Americas: Further disruptive unrest likely in Costa Rica despite blockades being lifted

Sectors: all
Key Risks: cargo transport disruption; policy uncertainty; civil unrest

In Costa Rica, disruptive unrest will remain a high risk over the coming days despite the National Rescue Movement (MRN)’s decision on 15 October to suspend 16-days long road blockades which significantly affected cargo transport, including with neighbouring Panama and Nicaragua. The MRN – the main protest movement leading nationwide anti-IMF demonstrations and road blockades since 30 September – suspended the disruptive action until 21 October to grant President Carlos Alvarado the ‘opportunity’ to accept a dialogue with its representatives. The decision to temporarily lift the blockades came as the Prosecutor’s office summoned 10 MRN leaders to be investigated for several crimes including illicit association and obstruction of public services. A multisectoral dialogue called by Alvarado and Legislative Assembly President Eduardo Cruickshank meant to start on 17 October has failed to begin, further raising the risk of fresh protests.

Asia Pacific: China passes export law while economy expands by 4.9 per cent in Q3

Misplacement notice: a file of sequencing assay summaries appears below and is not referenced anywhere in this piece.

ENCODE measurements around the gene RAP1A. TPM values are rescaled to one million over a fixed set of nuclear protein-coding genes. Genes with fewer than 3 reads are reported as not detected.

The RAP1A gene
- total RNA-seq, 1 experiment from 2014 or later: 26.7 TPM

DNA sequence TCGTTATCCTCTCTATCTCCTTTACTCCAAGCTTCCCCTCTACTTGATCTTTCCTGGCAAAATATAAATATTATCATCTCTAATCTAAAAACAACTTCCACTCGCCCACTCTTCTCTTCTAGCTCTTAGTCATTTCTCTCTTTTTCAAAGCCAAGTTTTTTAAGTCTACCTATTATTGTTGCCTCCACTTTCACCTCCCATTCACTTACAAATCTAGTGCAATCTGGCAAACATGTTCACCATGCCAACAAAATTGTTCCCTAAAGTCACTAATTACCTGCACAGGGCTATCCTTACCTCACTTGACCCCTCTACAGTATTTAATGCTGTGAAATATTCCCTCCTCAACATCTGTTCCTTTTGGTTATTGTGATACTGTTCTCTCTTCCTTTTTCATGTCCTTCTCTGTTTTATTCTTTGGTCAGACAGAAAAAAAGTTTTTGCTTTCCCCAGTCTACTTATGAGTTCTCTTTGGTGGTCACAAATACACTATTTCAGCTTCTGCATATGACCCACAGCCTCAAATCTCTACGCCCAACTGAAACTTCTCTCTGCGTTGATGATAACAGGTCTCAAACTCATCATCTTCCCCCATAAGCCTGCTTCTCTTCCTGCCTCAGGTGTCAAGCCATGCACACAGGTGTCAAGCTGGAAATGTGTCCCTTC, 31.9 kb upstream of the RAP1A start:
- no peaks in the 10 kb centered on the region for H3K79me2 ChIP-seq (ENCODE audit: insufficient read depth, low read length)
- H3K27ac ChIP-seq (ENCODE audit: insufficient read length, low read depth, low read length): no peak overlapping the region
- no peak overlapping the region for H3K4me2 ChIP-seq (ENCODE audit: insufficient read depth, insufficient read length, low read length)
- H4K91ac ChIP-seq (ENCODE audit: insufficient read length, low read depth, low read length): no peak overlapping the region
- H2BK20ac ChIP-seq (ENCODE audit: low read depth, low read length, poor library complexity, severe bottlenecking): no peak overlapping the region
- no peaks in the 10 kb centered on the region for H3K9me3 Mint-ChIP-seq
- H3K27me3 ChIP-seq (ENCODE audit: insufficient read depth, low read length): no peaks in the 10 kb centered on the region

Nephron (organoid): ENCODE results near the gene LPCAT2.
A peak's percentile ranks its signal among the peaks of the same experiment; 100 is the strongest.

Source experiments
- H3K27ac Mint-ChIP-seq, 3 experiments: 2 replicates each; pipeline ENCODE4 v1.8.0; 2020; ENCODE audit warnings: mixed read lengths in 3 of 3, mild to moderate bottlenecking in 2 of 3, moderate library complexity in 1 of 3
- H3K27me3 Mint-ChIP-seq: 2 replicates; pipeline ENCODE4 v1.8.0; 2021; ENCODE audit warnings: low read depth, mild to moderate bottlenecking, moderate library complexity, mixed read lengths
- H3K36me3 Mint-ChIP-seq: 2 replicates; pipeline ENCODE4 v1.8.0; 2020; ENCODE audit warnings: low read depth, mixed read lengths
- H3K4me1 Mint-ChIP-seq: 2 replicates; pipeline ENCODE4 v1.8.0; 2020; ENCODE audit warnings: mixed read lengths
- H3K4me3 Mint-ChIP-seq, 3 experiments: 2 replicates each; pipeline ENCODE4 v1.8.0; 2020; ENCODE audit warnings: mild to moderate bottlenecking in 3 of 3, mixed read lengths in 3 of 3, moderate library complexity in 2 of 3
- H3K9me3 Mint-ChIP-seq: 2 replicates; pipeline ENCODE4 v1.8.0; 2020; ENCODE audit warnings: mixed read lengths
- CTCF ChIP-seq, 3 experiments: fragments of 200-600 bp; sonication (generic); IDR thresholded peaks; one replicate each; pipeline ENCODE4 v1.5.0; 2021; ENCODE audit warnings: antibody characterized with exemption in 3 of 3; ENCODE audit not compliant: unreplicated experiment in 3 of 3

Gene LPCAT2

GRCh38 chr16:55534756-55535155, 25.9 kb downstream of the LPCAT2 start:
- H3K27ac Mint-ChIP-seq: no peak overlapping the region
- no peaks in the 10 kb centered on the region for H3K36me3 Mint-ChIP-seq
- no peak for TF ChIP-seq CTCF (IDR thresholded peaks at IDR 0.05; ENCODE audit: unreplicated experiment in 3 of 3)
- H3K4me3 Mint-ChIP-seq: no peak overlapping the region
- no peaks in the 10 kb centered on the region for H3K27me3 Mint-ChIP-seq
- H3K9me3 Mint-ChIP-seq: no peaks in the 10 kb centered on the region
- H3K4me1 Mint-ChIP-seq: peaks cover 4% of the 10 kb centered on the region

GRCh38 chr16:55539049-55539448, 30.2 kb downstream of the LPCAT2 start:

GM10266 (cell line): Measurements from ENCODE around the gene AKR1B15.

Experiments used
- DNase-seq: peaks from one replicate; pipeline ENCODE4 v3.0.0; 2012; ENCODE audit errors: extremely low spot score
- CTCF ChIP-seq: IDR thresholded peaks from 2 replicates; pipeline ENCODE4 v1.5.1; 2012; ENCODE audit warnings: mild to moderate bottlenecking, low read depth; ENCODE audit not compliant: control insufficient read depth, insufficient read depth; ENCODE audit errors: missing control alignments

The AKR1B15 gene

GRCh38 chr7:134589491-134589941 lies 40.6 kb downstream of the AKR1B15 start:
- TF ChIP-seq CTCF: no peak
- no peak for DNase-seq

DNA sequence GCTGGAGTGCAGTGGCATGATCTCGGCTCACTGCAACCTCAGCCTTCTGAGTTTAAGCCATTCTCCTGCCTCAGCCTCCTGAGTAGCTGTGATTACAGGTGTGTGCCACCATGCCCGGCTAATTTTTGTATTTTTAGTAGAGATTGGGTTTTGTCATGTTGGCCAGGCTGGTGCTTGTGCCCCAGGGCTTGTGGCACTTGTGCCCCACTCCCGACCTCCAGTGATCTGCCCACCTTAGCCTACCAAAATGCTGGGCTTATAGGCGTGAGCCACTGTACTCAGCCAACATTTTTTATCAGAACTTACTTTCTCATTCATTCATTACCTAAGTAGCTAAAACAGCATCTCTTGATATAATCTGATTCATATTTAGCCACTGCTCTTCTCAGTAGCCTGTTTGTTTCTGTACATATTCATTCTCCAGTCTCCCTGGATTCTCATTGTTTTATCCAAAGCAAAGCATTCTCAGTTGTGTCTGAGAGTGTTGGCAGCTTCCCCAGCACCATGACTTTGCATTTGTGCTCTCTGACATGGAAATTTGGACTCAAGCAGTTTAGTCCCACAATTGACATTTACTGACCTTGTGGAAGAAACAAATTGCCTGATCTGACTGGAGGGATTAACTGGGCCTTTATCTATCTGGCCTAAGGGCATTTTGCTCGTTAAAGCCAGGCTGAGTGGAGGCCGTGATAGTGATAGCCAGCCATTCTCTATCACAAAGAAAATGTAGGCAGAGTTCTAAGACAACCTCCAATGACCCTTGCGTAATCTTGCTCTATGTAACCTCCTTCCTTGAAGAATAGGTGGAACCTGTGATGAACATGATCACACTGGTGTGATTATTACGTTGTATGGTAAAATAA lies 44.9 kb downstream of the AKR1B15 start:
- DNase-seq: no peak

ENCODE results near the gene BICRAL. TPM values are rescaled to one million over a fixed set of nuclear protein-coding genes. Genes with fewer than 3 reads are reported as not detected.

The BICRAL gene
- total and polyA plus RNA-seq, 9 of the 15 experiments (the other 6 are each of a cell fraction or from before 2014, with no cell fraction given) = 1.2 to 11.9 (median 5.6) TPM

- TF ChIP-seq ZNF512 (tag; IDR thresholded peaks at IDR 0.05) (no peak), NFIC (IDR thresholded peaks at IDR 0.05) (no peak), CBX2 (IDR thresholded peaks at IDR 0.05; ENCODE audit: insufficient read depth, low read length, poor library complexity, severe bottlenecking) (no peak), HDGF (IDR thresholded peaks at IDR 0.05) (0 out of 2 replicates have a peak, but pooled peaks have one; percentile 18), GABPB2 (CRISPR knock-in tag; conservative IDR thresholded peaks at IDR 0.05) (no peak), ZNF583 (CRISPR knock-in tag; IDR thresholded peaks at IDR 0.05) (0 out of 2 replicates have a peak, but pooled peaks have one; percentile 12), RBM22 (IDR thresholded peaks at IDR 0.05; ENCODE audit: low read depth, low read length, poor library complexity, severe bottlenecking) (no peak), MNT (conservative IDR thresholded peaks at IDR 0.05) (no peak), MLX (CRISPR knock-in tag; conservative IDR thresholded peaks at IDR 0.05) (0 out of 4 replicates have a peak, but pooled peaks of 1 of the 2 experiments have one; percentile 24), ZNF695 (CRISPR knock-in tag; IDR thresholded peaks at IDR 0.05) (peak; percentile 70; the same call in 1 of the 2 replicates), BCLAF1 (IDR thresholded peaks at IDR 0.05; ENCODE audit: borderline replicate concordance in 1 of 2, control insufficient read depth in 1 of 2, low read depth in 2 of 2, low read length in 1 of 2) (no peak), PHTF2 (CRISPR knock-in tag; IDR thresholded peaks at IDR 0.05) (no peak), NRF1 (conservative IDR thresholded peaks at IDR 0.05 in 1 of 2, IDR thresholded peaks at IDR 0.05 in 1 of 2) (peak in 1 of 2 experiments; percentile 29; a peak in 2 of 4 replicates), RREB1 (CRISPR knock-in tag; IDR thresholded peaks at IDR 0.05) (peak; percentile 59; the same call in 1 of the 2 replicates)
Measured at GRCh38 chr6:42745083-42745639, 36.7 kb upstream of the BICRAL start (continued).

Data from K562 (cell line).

Sectors: various
Key Risks: business risk; frustration of process

On 19 October the FT reported that China’s economy expanded by 4.9 per cent in Q3 year-on-year, owing to rising consumption and external demand. Growth in Q3 was better than the 3.2 per cent posted in Q2 and was largely induced by a state-backed industrial boom led by production of construction equipment and industrial rebootics. Additionally, trade in dollar terms also improved as key trade partners began to slowly recover from the COVID-19 pandemic, with exports rising to US$713bln. Meanwhile, on 17 October, the National People’s Congress passed a law that would restrict the export of sensitive technology amid escalating tensions with the US. The new law, which comes into force on 1 December, is likely to provide a framework for Beijing to retaliate US restrictions on major Chinese tech companies.

Eurasia: Belarus ‘people’s ultimatum’ incoming; Kyrgyz government forms, launches probe

Sectors: various
Key Risks: civil unrest; political instability

In Belarus, detentions intensified over the past week with almost 12,000 protesters being arrested since President Alexander Lukashenko’s fraudulent re-election. An orchestrated roundtable meeting with imprisoned opposition figures was swiftly followed by violent crackdowns and the threat to use live ammunition against protesters. The opposition Coordination Council served Lukashenko with an ultimatum to leave office by 25 October or face mass strikes. As long as his uneasy alliance with Moscow persists – which largely depends on the Kremlin finding a suitable successor – the Lukashenko will not depart voluntarily. Meanwhile, Kyrgyzstan ended its state of emergency as lawmakers voted to transfer presidential powers to new PM Sadyr Japarov ahead of a January rerun of elections. One of his first moves was to initiate an investigation into the country’s customs agency, which has been accused of massive corruption.